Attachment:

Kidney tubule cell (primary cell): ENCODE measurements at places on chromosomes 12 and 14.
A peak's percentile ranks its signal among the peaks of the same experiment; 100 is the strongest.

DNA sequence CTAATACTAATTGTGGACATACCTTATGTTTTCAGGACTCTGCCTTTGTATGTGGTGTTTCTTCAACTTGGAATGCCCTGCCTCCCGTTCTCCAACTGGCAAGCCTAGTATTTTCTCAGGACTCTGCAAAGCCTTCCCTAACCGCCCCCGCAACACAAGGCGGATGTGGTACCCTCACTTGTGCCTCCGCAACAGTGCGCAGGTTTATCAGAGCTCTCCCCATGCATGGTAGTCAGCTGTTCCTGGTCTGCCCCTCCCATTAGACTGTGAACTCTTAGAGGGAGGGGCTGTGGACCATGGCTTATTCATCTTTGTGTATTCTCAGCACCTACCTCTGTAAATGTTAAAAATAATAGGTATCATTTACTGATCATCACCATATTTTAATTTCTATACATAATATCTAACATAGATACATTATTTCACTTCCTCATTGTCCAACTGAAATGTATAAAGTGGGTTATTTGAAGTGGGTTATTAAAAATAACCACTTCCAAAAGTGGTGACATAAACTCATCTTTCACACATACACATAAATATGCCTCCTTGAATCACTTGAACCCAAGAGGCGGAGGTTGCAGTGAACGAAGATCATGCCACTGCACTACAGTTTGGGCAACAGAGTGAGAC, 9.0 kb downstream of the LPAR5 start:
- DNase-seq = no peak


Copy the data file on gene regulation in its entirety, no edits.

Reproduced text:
Kidney tubule cell (primary cell): ENCODE measurements at places on chromosomes 12 and 14.
A peak's percentile ranks its signal among the peaks of the same experiment; 100 is the strongest.

DNA sequence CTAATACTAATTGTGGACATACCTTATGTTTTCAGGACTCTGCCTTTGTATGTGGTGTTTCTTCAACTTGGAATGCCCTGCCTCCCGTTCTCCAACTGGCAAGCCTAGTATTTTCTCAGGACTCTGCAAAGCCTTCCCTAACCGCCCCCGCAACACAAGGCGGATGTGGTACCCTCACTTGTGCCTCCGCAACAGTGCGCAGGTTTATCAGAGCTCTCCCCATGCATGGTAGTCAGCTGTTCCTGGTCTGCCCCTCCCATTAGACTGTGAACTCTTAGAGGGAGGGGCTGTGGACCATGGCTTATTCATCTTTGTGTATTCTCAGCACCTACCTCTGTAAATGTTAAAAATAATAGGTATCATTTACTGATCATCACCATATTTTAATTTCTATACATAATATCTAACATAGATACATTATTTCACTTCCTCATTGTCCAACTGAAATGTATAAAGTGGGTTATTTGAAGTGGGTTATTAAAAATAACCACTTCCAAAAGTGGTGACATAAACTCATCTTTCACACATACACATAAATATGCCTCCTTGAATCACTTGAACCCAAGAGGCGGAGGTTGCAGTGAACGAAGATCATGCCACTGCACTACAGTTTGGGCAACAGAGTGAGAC, 9.0 kb downstream of the LPAR5 start:
- DNase-seq = no peak